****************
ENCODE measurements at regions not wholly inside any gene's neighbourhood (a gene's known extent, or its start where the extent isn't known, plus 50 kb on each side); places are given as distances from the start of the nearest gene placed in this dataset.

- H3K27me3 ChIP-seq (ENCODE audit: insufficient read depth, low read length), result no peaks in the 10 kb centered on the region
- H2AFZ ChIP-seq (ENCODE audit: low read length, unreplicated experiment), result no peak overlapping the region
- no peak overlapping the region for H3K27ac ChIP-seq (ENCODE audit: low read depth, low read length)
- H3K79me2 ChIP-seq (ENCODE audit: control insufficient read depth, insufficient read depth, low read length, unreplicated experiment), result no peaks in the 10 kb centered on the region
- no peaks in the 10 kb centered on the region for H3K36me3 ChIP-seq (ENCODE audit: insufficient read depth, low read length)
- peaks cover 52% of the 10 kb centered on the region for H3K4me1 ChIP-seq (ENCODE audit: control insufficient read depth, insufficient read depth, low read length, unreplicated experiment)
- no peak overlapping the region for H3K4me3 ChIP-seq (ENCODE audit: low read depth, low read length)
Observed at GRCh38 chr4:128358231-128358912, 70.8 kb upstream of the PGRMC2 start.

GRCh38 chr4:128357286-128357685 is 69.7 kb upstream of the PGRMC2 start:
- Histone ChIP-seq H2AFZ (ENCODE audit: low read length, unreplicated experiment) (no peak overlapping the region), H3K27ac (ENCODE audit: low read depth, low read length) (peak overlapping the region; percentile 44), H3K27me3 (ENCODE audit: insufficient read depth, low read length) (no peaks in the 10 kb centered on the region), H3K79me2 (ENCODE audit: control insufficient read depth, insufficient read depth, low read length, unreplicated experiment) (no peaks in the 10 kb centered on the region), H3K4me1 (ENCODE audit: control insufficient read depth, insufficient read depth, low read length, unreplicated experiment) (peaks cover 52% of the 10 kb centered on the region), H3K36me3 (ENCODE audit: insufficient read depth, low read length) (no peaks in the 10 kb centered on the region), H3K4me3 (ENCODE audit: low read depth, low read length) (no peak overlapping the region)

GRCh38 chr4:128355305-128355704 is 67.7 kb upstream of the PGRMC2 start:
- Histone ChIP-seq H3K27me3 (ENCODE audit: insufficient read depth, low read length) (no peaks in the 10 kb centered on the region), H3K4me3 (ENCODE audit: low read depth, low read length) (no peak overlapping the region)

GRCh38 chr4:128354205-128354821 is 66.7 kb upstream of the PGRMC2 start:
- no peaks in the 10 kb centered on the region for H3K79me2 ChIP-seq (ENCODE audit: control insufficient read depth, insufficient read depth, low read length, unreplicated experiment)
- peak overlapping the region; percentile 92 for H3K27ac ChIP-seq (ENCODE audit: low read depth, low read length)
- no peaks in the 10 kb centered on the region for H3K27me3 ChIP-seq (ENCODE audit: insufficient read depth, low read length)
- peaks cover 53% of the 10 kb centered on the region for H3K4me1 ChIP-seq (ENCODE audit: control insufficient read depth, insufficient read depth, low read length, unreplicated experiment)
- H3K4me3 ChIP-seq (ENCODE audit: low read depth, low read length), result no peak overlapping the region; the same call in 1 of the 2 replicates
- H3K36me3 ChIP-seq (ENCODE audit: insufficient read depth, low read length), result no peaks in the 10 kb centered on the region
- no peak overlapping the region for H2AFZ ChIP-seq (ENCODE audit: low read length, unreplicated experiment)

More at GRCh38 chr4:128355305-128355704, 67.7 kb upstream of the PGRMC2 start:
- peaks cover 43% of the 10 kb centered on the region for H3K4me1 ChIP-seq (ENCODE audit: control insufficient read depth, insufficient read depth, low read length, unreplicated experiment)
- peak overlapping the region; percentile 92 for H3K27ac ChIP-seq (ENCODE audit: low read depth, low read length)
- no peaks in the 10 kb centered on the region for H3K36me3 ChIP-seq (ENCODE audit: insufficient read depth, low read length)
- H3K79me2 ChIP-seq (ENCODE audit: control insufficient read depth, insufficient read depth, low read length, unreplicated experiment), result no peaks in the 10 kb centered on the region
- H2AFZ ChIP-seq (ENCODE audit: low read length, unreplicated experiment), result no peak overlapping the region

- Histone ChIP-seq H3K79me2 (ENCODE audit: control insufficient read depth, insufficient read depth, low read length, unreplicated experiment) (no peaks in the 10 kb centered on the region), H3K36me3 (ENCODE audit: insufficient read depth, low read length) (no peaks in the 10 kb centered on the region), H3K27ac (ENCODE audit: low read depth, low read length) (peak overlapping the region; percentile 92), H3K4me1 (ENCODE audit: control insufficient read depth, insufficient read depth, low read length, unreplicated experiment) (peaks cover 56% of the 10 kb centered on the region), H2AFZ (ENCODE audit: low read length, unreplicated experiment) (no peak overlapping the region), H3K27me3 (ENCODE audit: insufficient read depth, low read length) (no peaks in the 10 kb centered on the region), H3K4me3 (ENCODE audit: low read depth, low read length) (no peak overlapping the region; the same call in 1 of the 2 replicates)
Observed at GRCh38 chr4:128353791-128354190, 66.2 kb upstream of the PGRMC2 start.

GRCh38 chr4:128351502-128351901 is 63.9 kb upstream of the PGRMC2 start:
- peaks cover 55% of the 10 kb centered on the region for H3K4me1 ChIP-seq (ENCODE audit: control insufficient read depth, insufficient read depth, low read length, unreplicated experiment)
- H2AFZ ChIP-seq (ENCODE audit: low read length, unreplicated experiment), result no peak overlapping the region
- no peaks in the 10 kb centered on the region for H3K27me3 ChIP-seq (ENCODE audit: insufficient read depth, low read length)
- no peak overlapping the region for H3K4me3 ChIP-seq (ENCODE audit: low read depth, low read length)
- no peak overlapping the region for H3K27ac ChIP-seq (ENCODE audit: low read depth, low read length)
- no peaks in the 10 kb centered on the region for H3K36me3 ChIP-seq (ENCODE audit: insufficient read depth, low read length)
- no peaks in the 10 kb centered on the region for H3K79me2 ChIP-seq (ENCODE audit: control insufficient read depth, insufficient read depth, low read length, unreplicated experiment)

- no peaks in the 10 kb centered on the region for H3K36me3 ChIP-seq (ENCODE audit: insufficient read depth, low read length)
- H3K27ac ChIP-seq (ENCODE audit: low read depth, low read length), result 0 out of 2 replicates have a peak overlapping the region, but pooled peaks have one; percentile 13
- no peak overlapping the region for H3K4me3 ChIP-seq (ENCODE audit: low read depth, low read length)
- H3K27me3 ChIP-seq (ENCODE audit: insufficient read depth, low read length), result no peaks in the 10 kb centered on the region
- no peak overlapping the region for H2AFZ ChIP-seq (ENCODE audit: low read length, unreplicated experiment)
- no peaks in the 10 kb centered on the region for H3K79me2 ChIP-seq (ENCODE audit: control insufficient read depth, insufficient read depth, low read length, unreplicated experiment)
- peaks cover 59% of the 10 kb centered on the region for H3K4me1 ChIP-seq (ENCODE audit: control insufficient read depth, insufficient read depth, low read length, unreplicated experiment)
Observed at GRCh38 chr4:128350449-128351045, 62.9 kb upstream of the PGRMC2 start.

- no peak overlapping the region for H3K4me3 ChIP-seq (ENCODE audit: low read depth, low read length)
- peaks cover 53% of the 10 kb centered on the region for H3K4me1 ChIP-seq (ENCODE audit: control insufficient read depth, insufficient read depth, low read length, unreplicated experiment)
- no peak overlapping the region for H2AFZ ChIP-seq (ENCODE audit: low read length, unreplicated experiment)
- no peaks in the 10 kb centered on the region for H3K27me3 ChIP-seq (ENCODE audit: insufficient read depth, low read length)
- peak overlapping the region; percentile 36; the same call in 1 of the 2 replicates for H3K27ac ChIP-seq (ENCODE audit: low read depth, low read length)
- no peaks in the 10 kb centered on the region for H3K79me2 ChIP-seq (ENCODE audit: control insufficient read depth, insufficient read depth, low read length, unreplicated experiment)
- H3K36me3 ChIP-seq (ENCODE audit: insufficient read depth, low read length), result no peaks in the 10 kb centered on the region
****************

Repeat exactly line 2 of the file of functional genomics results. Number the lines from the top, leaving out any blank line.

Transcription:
- H3K27me3 ChIP-seq (ENCODE audit: insufficient read depth, low read length), result no peaks in the 10 kb centered on the region